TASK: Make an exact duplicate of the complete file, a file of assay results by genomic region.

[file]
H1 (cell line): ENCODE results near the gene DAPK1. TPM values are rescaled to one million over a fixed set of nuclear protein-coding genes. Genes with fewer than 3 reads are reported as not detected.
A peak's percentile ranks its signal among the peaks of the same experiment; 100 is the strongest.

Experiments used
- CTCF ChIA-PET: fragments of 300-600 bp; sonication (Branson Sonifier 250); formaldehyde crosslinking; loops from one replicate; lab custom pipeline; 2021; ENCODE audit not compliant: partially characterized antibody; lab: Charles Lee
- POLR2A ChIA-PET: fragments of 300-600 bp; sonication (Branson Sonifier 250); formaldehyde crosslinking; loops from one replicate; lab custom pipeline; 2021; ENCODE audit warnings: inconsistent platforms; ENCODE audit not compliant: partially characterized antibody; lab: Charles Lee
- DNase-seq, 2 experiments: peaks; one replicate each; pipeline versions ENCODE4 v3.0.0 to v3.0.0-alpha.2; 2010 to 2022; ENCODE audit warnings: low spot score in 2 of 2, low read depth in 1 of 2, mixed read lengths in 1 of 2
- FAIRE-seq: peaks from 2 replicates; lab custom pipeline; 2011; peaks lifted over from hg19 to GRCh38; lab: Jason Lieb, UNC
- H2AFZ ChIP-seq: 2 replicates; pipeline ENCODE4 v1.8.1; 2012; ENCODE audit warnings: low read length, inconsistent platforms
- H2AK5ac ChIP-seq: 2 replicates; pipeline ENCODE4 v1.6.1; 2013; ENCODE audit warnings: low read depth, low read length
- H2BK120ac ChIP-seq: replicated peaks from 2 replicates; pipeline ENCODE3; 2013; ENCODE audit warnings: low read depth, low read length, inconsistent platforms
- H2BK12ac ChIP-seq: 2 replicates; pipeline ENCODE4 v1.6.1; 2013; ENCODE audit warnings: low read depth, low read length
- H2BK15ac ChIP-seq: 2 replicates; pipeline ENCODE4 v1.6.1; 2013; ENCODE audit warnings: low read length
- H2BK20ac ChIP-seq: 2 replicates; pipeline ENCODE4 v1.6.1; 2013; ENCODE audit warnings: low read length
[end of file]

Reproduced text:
H1 (cell line): ENCODE results near the gene DAPK1. TPM values are rescaled to one million over a fixed set of nuclear protein-coding genes. Genes with fewer than 3 reads are reported as not detected.
A peak's percentile ranks its signal among the peaks of the same experiment; 100 is the strongest.

Experiments used
- CTCF ChIA-PET: fragments of 300-600 bp; sonication (Branson Sonifier 250); formaldehyde crosslinking; loops from one replicate; lab custom pipeline; 2021; ENCODE audit not compliant: partially characterized antibody; lab: Charles Lee
- POLR2A ChIA-PET: fragments of 300-600 bp; sonication (Branson Sonifier 250); formaldehyde crosslinking; loops from one replicate; lab custom pipeline; 2021; ENCODE audit warnings: inconsistent platforms; ENCODE audit not compliant: partially characterized antibody; lab: Charles Lee
- DNase-seq, 2 experiments: peaks; one replicate each; pipeline versions ENCODE4 v3.0.0 to v3.0.0-alpha.2; 2010 to 2022; ENCODE audit warnings: low spot score in 2 of 2, low read depth in 1 of 2, mixed read lengths in 1 of 2
- FAIRE-seq: peaks from 2 replicates; lab custom pipeline; 2011; peaks lifted over from hg19 to GRCh38; lab: Jason Lieb, UNC
- H2AFZ ChIP-seq: 2 replicates; pipeline ENCODE4 v1.8.1; 2012; ENCODE audit warnings: low read length, inconsistent platforms
- H2AK5ac ChIP-seq: 2 replicates; pipeline ENCODE4 v1.6.1; 2013; ENCODE audit warnings: low read depth, low read length
- H2BK120ac ChIP-seq: replicated peaks from 2 replicates; pipeline ENCODE3; 2013; ENCODE audit warnings: low read depth, low read length, inconsistent platforms
- H2BK12ac ChIP-seq: 2 replicates; pipeline ENCODE4 v1.6.1; 2013; ENCODE audit warnings: low read depth, low read length
- H2BK15ac ChIP-seq: 2 replicates; pipeline ENCODE4 v1.6.1; 2013; ENCODE audit warnings: low read length
- H2BK20ac ChIP-seq: 2 replicates; pipeline ENCODE4 v1.6.1; 2013; ENCODE audit warnings: low read length